Abstract: Development of immunization strategies to reshape pathogenic microbiomes to a healthy state Project summary The normal gut microbiota are implicated in an increasing number of chronic inflammatory diseases that are prevalent in our modern society, such as obesity and metabolic syndrome. The diseases linked to the composition of the microbiota of the gut in particular will benefit from common therapeutic approaches, although none are currently available. 'Reshaping'the microbiota to a healthy state using immunization aimed at stimulating the production of anti- bacterial secretory immunoglobin (IgA) is a novel approach that could be widely applied. The disease model I will use in this proposed research is a recently described mouse model for metabolic syndrome in which the gut microbes are directly implicated. To determine how IgA shapes the normal and disease- causing gut microbiota, metagenomic analyses will characterize and track temporal shifts of phylogenetic and functional diversity of IgA-coated and uncoated microbial cells in the gut, as well as those bacterial cells sampled by dendritic cells. To reshape the microbiota to a healthy state, we will immunize mice against targeted bacterial species and/or consortia, tracking the response of the microbiota over time. The impact of immunizations on gut microbial phylogenetic diversity and functional gene content will be monitored with high- throughput sequence-based analyses. This proposed research is highly innovative as it integrates microbial ecology, metagenomics and immunology to find a solution to the newly emergent and unstudied problem of how to redress pathogenic lineage imbalances in the microbiota. The approach is risky because the role of the adaptive immune system in shaping communities is not well understood. However, the pay-off has the potential to be very high: this research could translate rapidly into therapies for use in children and adults at risk for metabolic syndrome or other diseases related to pathogenic alterations in community composition. Public Health Relevance: This research seeks a therapeutic strategy for a range of prevalent, chronic inflammatory diseases that have recently been attributed to an imbalance in the normal microbes associated with the human body. Those suffering from obesity-related diseases may be the biggest beneficiaries: rates of obesity are dangerously high, and amongst children in particular, obesity rates are increasing, leading to the possibility that this is the first generation that will die before their parents from obesity-related diseases such as metabolic syndrome. The techniques developed through this research could be applied to any disease found to be related to an imbalanced normal microbiota.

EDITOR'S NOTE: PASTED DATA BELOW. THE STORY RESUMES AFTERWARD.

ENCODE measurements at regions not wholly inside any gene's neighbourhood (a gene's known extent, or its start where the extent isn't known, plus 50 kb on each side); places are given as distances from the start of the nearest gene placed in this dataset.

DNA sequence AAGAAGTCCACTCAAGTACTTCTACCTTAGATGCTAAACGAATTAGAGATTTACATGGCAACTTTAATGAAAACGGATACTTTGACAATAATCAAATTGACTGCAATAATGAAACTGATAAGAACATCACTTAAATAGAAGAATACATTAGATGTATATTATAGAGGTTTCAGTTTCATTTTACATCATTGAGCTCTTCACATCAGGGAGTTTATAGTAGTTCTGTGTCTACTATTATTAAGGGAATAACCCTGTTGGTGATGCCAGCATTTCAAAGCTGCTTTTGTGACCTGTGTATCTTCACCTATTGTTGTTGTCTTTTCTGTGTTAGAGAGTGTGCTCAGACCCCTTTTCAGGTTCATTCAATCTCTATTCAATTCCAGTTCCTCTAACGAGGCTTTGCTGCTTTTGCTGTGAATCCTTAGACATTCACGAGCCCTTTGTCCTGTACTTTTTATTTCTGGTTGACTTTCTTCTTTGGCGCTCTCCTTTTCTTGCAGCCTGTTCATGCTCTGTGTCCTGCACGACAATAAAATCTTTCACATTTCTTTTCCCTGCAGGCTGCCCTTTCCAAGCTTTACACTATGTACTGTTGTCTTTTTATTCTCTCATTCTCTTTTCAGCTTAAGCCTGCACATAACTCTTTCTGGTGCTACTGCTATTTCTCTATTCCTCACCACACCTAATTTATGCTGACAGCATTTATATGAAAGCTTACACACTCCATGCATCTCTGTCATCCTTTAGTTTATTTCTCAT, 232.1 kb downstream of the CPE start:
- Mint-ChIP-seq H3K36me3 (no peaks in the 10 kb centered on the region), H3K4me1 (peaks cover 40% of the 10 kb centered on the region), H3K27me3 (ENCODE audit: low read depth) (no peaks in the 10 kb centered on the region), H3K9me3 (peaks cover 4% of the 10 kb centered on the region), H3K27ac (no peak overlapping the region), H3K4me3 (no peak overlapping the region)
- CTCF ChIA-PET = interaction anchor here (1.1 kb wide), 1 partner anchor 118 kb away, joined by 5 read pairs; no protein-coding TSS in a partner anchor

National Institute of Health (NIH)
Office of The Director, National Institutes of Health (OD)
NIH Director’s New Innovator Awards (DP2)
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Special Emphasis Panel (ZGM1-NDIA-O (01))
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Basavappa, Ravi
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Cornell University
Schools of Earth Sciences/Natur
United States
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